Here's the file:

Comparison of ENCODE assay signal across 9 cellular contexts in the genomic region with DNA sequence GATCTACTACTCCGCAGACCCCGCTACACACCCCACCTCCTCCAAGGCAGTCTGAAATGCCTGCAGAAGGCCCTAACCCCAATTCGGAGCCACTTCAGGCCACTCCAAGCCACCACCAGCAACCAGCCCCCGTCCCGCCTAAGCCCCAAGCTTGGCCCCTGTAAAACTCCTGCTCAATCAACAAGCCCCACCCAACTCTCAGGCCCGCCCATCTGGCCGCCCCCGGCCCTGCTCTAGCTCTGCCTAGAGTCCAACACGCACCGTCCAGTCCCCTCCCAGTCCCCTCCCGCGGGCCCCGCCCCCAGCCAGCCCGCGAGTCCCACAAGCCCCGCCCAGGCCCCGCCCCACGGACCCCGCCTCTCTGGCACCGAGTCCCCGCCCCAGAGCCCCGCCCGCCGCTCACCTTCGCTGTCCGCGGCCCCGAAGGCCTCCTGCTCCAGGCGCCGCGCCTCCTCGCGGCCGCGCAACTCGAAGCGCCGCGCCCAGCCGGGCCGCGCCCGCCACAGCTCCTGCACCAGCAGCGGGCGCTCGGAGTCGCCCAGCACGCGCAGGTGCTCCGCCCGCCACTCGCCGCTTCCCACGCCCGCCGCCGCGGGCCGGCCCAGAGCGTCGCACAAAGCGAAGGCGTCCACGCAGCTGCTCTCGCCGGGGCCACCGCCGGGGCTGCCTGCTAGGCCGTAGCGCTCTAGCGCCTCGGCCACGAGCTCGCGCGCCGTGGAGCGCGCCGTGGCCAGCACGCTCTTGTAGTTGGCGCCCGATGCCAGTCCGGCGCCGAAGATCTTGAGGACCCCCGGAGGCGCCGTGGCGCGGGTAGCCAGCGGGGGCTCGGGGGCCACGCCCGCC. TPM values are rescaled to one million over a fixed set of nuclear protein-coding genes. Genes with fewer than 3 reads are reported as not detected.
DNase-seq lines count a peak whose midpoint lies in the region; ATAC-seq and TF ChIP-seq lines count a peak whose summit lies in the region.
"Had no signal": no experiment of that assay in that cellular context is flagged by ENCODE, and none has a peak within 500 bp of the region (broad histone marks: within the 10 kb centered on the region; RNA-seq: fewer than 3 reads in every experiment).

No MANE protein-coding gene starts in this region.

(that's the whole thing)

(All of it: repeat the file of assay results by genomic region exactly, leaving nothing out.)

Comparison of ENCODE assay signal across 9 cellular contexts in the genomic region with DNA sequence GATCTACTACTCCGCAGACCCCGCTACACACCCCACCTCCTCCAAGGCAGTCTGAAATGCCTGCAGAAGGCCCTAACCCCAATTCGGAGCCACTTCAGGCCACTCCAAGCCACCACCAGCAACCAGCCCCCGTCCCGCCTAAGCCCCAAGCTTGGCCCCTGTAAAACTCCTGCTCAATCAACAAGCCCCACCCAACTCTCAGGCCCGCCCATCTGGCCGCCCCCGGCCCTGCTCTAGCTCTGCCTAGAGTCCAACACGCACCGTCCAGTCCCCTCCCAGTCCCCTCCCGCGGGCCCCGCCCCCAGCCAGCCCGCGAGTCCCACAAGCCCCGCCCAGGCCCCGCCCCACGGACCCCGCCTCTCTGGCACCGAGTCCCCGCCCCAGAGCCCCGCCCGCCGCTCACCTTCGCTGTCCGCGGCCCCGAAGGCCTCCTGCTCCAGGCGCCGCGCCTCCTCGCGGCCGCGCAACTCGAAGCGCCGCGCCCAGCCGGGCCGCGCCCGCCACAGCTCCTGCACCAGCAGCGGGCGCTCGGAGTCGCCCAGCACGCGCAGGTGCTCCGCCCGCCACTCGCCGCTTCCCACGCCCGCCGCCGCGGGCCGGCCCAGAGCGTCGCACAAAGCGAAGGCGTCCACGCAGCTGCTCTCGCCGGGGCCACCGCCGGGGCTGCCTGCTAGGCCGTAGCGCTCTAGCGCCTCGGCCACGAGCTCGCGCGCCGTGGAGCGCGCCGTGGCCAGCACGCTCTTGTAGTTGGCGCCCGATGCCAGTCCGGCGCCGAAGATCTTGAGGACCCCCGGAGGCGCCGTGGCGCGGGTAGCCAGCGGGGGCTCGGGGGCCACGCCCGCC. TPM values are rescaled to one million over a fixed set of nuclear protein-coding genes. Genes with fewer than 3 reads are reported as not detected.
DNase-seq lines count a peak whose midpoint lies in the region; ATAC-seq and TF ChIP-seq lines count a peak whose summit lies in the region.
"Had no signal": no experiment of that assay in that cellular context is flagged by ENCODE, and none has a peak within 500 bp of the region (broad histone marks: within the 10 kb centered on the region; RNA-seq: fewer than 3 reads in every experiment).

No MANE protein-coding gene starts in this region.